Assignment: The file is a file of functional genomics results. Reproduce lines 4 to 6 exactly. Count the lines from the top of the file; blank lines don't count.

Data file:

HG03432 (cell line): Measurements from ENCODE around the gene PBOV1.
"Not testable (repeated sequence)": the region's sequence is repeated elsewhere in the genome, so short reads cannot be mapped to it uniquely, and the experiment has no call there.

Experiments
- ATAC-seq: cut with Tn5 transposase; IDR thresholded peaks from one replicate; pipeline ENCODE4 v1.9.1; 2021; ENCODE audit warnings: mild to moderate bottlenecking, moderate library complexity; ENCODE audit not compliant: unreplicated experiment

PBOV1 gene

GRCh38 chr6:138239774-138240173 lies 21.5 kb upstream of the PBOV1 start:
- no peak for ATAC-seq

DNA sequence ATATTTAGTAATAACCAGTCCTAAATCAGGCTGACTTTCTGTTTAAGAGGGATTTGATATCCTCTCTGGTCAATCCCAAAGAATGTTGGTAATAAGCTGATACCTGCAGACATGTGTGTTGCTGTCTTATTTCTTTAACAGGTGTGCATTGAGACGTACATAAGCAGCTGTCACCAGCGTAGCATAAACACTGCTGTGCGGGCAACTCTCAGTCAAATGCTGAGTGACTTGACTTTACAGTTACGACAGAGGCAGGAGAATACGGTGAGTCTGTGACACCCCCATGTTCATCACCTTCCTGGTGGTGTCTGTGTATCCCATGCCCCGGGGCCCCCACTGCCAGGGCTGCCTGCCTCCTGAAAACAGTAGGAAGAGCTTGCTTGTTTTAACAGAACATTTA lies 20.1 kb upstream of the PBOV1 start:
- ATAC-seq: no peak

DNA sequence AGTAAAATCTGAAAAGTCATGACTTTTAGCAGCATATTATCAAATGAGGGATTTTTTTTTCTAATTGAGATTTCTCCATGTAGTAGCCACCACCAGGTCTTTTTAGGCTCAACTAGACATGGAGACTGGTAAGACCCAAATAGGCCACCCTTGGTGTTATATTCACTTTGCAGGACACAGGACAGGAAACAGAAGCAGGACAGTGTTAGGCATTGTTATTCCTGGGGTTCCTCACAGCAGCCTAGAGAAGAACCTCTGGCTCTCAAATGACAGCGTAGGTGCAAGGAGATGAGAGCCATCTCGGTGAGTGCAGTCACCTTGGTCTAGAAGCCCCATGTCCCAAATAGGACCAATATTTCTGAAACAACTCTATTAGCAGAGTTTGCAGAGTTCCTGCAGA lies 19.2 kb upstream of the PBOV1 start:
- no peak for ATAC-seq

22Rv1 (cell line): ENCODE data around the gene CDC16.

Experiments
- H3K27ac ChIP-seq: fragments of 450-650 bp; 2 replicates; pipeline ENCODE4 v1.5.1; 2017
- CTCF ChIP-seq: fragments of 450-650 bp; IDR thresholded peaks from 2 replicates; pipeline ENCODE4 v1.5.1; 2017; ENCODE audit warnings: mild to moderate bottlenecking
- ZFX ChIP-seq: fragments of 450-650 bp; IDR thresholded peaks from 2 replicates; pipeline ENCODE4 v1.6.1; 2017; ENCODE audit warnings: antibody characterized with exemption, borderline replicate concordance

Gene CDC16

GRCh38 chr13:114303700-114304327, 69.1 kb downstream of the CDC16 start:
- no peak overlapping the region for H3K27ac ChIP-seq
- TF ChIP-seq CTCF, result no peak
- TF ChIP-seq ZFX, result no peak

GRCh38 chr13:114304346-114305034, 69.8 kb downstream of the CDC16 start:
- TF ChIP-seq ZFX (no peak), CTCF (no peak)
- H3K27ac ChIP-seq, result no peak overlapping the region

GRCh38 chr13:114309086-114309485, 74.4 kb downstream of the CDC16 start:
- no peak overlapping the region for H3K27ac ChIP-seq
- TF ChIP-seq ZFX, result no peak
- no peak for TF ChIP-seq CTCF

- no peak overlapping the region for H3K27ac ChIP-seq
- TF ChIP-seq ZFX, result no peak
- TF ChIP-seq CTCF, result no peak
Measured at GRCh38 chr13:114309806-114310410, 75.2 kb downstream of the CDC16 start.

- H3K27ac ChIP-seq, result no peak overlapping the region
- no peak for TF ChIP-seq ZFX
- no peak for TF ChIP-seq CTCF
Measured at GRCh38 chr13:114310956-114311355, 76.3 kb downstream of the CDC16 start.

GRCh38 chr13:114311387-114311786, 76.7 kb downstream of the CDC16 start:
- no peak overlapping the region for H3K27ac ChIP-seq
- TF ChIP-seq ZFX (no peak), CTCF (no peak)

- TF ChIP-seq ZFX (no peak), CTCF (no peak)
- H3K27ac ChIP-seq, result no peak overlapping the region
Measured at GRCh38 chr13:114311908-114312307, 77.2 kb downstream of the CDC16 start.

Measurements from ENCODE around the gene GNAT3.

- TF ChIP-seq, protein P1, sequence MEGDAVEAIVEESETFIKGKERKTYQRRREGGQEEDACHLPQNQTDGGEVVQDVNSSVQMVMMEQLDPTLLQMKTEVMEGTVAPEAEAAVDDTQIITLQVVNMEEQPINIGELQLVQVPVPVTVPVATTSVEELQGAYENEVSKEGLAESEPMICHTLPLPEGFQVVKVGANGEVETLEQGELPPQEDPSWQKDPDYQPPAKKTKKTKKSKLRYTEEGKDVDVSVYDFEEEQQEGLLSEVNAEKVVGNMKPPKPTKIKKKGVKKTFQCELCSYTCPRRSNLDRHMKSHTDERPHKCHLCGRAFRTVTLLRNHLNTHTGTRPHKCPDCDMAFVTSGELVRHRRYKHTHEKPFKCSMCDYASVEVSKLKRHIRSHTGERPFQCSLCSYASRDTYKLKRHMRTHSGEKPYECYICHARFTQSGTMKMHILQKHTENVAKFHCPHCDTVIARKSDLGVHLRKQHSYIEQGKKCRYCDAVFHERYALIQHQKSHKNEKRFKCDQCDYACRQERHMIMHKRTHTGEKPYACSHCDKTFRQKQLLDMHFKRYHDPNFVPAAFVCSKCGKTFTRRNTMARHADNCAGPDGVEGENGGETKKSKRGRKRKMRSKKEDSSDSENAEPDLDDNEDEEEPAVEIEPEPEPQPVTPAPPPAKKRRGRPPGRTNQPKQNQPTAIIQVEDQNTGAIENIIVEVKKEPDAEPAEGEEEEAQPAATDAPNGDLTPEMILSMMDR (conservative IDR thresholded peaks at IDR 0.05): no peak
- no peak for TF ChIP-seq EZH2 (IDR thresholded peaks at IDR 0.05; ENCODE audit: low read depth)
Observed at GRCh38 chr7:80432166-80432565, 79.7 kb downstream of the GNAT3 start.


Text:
- ATAC-seq: cut with Tn5 transposase; IDR thresholded peaks from one replicate; pipeline ENCODE4 v1.9.1; 2021; ENCODE audit warnings: mild to moderate bottlenecking, moderate library complexity; ENCODE audit not compliant: unreplicated experiment

PBOV1 gene

GRCh38 chr6:138239774-138240173 lies 21.5 kb upstream of the PBOV1 start: